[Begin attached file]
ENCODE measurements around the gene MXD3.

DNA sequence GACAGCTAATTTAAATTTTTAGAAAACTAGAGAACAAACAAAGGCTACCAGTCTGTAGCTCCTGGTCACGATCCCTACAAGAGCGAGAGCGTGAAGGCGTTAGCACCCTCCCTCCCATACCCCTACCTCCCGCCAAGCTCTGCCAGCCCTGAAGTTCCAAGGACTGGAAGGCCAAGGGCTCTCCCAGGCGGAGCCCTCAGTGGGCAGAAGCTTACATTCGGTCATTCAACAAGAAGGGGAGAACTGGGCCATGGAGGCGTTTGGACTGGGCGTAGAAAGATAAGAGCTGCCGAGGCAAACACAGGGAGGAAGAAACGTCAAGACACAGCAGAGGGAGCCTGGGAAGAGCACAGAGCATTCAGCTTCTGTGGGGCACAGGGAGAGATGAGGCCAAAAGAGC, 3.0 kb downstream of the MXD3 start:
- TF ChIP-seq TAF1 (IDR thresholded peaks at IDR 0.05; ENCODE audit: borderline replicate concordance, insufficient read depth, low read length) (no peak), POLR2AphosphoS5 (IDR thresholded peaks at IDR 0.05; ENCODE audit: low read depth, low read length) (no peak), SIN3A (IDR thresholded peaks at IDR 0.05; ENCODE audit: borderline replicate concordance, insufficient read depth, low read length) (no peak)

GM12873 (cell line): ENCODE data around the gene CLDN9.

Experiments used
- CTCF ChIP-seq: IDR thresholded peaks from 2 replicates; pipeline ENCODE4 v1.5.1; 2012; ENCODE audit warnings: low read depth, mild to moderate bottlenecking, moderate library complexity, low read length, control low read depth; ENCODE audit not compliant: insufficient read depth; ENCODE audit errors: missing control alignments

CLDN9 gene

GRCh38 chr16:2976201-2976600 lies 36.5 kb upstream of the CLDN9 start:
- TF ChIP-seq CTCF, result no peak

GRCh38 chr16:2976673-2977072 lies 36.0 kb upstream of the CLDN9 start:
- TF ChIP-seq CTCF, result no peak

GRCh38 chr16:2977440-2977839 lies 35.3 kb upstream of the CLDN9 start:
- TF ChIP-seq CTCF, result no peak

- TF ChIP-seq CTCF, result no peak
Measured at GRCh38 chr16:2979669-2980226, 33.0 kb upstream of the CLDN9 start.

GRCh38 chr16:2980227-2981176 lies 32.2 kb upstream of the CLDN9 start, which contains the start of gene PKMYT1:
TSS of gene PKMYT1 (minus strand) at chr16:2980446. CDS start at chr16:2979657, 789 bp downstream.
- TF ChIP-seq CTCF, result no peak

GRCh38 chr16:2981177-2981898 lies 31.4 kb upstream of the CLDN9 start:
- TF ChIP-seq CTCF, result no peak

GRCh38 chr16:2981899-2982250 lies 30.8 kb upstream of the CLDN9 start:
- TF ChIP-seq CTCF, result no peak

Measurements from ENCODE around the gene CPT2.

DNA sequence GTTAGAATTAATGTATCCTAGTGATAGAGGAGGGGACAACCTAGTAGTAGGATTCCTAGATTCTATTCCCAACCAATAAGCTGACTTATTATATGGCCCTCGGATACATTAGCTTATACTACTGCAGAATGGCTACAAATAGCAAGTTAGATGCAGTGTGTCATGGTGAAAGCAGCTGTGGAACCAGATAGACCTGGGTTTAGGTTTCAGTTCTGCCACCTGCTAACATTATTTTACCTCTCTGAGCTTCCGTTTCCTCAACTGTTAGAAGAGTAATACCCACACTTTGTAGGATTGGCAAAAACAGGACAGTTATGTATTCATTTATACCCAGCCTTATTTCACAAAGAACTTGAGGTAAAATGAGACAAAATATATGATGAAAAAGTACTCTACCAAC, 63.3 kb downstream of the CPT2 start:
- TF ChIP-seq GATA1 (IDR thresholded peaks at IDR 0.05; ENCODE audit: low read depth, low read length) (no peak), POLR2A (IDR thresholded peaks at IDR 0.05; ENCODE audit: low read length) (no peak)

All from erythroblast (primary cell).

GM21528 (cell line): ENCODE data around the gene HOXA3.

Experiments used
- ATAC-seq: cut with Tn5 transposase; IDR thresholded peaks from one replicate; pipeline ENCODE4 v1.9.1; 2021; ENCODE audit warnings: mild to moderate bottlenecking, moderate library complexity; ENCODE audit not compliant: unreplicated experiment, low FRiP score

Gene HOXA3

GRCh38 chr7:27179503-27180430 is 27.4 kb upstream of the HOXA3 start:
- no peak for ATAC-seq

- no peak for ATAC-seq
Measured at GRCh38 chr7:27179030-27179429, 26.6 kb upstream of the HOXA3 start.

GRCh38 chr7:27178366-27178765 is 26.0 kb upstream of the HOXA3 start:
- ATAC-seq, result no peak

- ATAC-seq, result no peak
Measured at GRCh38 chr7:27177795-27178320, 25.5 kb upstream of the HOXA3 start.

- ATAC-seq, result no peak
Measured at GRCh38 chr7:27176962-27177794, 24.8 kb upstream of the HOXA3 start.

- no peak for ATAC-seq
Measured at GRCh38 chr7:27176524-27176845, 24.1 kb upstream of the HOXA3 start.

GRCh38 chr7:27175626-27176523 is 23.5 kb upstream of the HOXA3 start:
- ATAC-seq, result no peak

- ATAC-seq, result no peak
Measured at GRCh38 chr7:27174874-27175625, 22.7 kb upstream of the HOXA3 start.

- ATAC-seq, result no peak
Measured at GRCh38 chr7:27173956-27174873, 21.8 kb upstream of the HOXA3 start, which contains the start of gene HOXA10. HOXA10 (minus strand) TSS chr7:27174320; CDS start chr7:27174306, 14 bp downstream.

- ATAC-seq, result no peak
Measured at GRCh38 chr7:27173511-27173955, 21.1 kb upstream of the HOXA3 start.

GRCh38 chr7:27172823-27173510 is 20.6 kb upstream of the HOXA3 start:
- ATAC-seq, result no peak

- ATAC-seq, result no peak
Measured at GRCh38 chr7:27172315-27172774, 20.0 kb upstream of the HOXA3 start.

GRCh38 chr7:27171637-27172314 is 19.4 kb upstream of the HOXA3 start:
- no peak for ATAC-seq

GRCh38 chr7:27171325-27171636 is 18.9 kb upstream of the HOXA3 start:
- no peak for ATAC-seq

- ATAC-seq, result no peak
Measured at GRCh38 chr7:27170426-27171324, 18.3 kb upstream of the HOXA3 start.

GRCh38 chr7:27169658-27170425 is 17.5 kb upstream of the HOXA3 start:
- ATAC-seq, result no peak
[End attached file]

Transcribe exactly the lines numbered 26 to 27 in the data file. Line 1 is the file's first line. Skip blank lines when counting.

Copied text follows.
All from erythroblast (primary cell).

GM21528 (cell line): ENCODE data around the gene HOXA3.